Heart disease does not only occur in adults and the elderly, newborn babies and kids can also develop cardiac disease. Some congenital heart defects in children are simple and treatments are not necessarily required. Other congenital heart defects in children seem to be more complex and may require several surgeries performed over a period of several years. Serious congenital heart defects are often diagnosed before or soon after the child is born. If any signs and symptoms are noticed, parents must seek immediate medical attention in order to get accurate and timely diagnosis, leading to effective treatment plans.
The causes of pediatric heart disease can be divided into 2 main categories:
Congenital heart defects in children
During the first six weeks of pregnancy, the heart of the fetus begins taking shape and starts beating. The major blood vessels that reach to and run from the heart also begin to develop during this critical time of the gestation. At this point, the heart defects may begin to develop. Contributing factors might include genetics, certain medical conditions, some medications and environmental factors such as smoking. The statistical data reveals that the average incidence rate of congenital heart defects reported in different studies is up to 8 per 1000 live births. Serious congenital heart defects are often diagnosed before or soon after the baby is born. In some cases, heart defects are discovered during adulthood such as abnormal blood vessels, septal defects defined as holes in the heart that form in the walls between heart chambers and other complex heart conditions. If heart defects are left untreated and found in adult patients when the diseases progress severely, surgical treatment might not be an option. Nonetheless, certain congenital heart diseases are non-serious conditions e.g. small holes of septal defect and mild heart valve stenosis which occurs when the heart’s valve narrows. In such non-serious conditions, medical treatments are not necessarily required. However, lifestyle modifications to prevent other complications are crucially recommended.
The acquired heart diseases in children
Pediatric acquired heart disease develops after birth. The common acquired heart diseases in children include:
Rheumatic heart disease: Rheumatic heart disease is a condition in which the heart valves have been permanently damaged by rheumatic fever. The heart valve damage may start shortly after untreated or under-treated streptococcal infection. An immune response causes an inflammatory condition, resulting in continuous valve damages. Rheumatic fever most often affects children of school age. Although streptococcal infection is common, rheumatic fever seems to be rare due to the advancements of medicines, especially in developed countries.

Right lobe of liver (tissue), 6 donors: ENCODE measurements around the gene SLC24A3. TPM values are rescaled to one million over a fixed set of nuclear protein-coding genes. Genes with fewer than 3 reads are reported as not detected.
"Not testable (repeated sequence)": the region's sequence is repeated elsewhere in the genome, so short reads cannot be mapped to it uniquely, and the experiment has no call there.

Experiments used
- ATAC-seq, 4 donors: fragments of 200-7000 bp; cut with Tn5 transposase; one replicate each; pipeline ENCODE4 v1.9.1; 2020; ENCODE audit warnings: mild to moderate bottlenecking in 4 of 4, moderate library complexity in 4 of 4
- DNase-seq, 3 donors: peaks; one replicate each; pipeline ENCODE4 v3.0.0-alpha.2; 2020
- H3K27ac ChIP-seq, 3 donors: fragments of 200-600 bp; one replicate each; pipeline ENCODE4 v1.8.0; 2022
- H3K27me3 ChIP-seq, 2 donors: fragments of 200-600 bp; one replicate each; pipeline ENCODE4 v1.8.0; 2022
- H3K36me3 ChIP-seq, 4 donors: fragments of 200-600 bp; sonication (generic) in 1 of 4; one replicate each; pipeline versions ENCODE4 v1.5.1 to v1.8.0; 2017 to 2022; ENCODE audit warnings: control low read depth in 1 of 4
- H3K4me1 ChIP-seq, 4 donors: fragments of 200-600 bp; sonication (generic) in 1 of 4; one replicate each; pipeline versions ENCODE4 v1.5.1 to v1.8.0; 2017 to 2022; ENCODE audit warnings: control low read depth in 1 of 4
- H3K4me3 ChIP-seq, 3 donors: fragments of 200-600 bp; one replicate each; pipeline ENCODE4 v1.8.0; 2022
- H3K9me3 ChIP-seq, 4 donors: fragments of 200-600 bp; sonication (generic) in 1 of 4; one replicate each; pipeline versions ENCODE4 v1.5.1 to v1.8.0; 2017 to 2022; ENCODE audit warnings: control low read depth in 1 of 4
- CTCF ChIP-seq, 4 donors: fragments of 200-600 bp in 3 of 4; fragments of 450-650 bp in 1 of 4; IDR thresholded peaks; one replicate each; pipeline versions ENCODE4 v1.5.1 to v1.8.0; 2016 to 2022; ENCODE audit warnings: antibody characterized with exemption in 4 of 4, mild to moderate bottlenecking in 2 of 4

Kawasaki disease: Kawasaki disease is a leading cause of acquired heart disease in children. It causes inflammation in the walls of arteries throughout the body and the inflammation tends to damage the coronary arteries which supply blood to the heart muscle, causing coronary artery aneurysm.
The inflammation of heart’s muscles, known as viral myocarditis caused by all forms of viral infection can potentially cause inflammation of heart’s muscles and disrupting of the electrical pathways that signal the heart to beat properly. As a result, it is one of major causes of sudden cardiac arrest.
Heart rhythm problems. It refers to abnormal heart beats including heart beats too quickly, too slowly, or with an irregular pattern. The most common heart rhythm condition found in children is called tachycardia when heart beats too fast and it cannot fill with blood before it contracts. Related symptoms e.g. heart palpitations, rapid heartbeats, chest pain and dizziness might come and go randomly. However, it can lead to fatal conditions such as sudden cardiac death.
Not only impaired growth and child development process, heart disease can also potentially result in some life-threatening complications. If these five warning signs and symptoms present, parents must seek urgent medical attention in order to get accurate and timely diagnostic tests, leading to appropriate and effective treatment with the best possible outcomes. Five warning signs that might indicate heart disease include:
Apart from these manifestations, children with heart defects, especially heart failure might present breathing troubles, poor feeding, limited growths e.g. height and body weight as well as impaired child developments, compared to normal children in similar age.
Congenital heart defects may have no long-term effects on child’s health. In some instances, such defects can safely go untreated. Only close monitoring is required. Some heart defects in children, however, are more serious and treatments are essentially needed soon after they are diagnosed. Annual health check-up is highly recommended. If abnormal signs or symptoms exhibit, immediate medical attention must be urgently provided by well-trained and highly experienced pediatric cardiologists in order to receive timely and effective treatments.